This entry was posted on Saturday, October 6th, 2007 at 11:51 pm and is filed under Cover. You can follow any responses to this entry through the RSS 2.0 feed. You can leave a response, or trackback from your own site.

3 Responses to “ROBERTA FLACK / “Suzanne””

Marian Says:
October 7th, 2007 at 11:07 pm

It’s odd, odd. I never saw this as a song told from a man’s point of view. Maybe because Roberta was singing it….but I always saw it as a woman singing to a man ‘this is why you can trust me’. She’s telling him that she alone knows ‘his perfect body’, his soul.

It was interesting hearing another point of view. I’ve skimmed the articles; I’ll make certain that I read them. Songs have a life of their own. Sometimes they escape their creator’s intention. Sometimes our misunderstanding them gives them another life.

The Magnificent Goldberg Says:
October 9th, 2007 at 9:37 am

In 1969, when Cohen’s first LP came out, I was working in a record shop, so I got to hear this quite a bit more than I was happy to. Frankly, I thought the baby boomers (I was only a bit older 🙂 ) had been suckered.

I couldn’t help notice this song among the others on the LP. However, I was never able to separate the song from the performer – and Cohen is one of the most boring performers of all time. Hearing these versions – particularly Nina’s – remedies that. Anyone, even a boring fart, can write a great song. That’s something I’ve always known, but forgot to apply in this case.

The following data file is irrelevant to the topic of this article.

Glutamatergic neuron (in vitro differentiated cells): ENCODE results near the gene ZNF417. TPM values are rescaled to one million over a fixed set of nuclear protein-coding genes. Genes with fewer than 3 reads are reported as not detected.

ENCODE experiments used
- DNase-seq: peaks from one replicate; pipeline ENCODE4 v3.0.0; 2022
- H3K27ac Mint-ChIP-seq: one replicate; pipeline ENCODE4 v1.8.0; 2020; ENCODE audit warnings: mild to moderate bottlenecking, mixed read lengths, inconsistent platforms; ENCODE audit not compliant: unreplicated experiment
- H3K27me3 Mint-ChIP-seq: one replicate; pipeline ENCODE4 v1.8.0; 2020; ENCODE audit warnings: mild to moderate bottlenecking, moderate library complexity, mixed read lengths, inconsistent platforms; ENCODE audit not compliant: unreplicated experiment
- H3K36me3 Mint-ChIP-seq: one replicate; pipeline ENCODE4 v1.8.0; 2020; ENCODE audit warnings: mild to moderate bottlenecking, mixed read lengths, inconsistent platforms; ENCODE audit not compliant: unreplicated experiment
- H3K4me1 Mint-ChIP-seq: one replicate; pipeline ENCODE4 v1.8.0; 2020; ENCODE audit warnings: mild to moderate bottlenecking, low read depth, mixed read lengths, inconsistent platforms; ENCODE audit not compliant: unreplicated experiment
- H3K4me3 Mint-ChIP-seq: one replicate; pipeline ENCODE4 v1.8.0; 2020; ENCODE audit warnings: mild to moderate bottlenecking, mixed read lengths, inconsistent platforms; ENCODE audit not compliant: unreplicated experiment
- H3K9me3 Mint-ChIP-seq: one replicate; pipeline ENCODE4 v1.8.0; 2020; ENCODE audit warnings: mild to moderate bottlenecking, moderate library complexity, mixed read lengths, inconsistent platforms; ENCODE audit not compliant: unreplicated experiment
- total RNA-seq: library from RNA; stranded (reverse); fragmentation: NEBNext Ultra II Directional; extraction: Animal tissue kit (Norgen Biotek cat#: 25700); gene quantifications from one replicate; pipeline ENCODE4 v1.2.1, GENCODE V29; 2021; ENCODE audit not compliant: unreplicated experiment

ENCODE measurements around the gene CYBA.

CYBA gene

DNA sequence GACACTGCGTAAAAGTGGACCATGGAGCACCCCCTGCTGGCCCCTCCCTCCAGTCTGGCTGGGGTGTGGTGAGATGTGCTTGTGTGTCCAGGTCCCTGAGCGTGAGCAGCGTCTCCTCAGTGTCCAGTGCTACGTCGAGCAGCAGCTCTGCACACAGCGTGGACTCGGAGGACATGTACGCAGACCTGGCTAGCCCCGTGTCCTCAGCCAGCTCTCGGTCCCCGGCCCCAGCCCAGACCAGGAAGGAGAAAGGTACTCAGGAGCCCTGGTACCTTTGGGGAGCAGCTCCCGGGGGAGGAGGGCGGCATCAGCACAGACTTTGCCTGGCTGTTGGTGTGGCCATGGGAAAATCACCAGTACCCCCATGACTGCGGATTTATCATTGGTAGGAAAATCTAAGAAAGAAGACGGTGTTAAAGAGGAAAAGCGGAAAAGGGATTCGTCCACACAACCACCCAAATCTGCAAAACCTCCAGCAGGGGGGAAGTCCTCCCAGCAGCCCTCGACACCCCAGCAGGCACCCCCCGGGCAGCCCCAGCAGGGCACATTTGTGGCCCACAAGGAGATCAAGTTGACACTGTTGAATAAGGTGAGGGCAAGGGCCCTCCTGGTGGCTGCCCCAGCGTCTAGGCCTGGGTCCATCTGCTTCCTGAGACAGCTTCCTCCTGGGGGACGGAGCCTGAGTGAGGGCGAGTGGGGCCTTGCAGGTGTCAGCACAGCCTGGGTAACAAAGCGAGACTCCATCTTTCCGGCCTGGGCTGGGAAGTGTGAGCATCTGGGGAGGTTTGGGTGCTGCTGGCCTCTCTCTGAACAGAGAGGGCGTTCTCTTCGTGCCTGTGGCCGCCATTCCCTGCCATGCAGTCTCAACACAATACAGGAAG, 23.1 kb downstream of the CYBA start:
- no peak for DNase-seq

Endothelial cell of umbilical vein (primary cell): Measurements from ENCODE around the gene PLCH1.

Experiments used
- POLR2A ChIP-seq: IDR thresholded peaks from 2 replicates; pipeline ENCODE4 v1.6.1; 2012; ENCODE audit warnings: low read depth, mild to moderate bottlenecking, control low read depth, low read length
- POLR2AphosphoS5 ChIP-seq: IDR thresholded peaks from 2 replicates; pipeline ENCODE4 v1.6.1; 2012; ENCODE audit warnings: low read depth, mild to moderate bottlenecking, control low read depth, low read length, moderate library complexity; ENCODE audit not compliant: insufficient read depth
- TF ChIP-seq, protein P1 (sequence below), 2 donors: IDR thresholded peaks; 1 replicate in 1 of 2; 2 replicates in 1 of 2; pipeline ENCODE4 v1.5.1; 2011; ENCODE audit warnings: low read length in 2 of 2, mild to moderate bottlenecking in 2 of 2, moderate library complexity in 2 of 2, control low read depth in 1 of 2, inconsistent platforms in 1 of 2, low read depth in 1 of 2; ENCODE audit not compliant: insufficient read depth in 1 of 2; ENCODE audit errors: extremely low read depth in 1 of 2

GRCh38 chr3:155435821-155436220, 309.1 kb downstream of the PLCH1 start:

John Shaw Says:
January 23rd, 2015 at 11:33 pm

On first hearing, the reference to Jesus confused me, too. But I think a lot is going on in this song. Part of it is in fact that Cohen seems to be linking Suzanne and Jesus Christ, using a form of Hebrew poetry known as parallelism. He seems to be saying that Suzanne is objectified, almost an object of adoration, like Christ. The other connection is through the church that was visible from Suzanne’s apartment, Notre Dame de Bon Secours or Our Lady of Good Harbors. This was called the Sailor’s Church, as the sailors would go there for confession and mass in Montreal, and seeing it from Suzanne’s window perhaps triggered the verse about Jesus having been a sailor. The third verse links the two themes. Cohen says “The sun pours down like honey on Our Lady of the Harbour.” Of course, in one sense, he means the old cathedral. But he’s been describing Suzanne as she walks down to the river, and it seems likely that Cohen also means that Suzanne is “Our Lady of the Harbour.” Again, the link between Suzanne and the religious overtones of the song is displayed.

Leave a Reply

| top |